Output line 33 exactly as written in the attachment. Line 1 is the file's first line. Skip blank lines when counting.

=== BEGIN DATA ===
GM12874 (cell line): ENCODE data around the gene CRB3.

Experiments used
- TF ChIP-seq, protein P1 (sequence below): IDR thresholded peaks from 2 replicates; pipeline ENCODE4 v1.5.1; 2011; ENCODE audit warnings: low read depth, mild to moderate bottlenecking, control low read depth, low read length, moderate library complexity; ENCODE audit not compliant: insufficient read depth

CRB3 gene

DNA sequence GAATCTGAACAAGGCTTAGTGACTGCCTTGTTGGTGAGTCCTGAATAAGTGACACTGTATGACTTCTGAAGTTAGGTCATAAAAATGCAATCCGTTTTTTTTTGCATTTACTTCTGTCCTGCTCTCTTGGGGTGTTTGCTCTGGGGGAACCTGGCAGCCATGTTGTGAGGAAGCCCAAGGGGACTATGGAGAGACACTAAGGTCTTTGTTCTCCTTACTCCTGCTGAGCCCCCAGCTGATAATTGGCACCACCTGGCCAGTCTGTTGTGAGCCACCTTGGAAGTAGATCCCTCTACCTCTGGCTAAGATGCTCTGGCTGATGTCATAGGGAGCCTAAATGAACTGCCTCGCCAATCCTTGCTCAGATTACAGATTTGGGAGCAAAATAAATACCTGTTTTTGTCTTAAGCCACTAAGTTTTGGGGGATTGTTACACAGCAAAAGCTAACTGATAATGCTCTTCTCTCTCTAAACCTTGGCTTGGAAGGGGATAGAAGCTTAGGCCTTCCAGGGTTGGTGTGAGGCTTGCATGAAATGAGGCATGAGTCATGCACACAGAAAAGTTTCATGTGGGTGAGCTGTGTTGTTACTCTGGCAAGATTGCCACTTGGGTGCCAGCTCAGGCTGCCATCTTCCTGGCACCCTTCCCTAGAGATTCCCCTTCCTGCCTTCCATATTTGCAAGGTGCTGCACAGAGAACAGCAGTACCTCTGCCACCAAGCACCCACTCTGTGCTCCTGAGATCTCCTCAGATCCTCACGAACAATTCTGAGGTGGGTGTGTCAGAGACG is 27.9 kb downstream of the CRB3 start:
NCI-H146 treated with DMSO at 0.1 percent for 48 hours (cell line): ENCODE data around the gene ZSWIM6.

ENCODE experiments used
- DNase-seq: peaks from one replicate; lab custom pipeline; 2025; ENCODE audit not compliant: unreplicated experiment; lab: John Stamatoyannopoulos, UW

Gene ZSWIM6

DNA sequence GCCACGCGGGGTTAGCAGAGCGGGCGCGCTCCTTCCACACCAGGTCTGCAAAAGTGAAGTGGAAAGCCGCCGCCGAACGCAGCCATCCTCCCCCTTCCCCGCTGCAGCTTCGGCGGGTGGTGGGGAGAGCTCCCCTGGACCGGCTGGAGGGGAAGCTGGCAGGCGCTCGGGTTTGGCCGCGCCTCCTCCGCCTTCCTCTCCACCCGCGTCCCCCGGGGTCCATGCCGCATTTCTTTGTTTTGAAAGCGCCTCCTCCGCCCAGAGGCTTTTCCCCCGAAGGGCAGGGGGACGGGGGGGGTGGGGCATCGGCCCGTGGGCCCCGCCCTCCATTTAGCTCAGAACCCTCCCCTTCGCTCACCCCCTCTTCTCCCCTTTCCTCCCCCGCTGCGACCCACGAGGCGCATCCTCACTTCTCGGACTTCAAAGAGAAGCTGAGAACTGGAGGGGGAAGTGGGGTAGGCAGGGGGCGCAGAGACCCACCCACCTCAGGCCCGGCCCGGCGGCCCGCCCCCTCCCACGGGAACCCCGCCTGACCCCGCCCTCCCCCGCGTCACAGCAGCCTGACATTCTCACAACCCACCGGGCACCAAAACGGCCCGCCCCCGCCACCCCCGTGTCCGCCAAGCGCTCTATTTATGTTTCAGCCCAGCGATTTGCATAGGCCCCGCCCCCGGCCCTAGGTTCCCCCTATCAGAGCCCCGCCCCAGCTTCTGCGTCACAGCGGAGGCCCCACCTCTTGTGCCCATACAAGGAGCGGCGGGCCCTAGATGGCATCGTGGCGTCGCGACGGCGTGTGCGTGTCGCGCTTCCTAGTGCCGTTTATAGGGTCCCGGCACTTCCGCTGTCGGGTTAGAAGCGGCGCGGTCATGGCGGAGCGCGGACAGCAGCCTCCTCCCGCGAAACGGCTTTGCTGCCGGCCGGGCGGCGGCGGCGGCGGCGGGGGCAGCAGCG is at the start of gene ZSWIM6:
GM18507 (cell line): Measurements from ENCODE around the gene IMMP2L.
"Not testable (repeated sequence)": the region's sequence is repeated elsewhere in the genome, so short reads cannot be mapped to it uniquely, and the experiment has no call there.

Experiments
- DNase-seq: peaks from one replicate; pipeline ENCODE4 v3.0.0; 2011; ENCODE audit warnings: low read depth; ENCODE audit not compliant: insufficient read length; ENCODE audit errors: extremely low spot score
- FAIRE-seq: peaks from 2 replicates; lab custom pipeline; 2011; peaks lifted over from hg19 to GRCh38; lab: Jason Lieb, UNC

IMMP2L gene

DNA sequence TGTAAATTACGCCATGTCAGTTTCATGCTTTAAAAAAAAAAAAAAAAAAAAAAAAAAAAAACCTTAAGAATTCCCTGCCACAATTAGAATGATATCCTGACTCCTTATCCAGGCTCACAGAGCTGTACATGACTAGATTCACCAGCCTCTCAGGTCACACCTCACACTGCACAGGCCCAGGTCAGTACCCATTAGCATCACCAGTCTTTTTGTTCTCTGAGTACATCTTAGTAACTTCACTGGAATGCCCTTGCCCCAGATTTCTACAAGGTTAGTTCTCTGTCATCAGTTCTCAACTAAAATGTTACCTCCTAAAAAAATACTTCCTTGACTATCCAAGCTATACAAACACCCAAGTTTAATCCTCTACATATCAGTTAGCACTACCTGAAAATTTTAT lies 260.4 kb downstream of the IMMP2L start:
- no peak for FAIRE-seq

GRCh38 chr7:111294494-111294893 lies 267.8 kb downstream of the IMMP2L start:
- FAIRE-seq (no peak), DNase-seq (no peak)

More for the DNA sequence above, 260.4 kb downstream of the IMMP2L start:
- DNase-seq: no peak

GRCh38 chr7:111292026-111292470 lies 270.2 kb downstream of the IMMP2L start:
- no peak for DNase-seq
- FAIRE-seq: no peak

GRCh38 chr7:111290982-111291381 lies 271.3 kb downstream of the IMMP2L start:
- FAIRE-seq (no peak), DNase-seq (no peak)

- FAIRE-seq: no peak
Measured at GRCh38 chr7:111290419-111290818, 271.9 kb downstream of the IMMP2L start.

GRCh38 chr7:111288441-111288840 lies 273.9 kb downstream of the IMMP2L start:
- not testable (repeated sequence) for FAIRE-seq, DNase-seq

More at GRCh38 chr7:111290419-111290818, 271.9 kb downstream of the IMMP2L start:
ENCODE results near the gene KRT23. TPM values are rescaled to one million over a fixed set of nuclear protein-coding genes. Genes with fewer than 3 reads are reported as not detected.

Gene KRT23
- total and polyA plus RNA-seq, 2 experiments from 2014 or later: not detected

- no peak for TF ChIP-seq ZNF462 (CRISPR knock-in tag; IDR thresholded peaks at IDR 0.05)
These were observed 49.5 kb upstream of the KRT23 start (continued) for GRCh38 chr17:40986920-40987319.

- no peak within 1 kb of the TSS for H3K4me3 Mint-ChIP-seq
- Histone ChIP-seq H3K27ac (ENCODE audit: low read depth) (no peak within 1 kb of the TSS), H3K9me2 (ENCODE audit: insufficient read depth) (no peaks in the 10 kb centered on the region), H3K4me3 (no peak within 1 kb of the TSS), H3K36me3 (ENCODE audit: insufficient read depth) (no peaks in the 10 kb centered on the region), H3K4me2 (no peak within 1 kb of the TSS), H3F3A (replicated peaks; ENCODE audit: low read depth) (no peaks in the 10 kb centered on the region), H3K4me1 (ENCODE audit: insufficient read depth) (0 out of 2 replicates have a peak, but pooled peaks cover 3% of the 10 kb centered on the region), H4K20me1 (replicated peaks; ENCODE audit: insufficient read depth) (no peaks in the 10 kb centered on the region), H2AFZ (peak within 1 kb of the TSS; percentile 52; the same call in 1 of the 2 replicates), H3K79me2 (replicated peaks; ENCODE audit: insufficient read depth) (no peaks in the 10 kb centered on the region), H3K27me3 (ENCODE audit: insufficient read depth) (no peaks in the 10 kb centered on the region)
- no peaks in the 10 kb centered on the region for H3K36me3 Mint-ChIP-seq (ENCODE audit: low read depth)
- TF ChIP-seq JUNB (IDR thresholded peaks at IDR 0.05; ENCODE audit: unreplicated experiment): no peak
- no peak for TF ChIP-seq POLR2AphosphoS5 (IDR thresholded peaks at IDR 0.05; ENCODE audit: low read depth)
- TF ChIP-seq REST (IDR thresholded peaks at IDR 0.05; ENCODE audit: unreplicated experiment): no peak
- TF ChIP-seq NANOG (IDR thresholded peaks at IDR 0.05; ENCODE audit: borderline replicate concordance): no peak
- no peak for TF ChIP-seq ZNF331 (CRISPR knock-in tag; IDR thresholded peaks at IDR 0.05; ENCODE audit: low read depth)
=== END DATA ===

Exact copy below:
ENCODE results near the gene KRT23. TPM values are rescaled to one million over a fixed set of nuclear protein-coding genes. Genes with fewer than 3 reads are reported as not detected.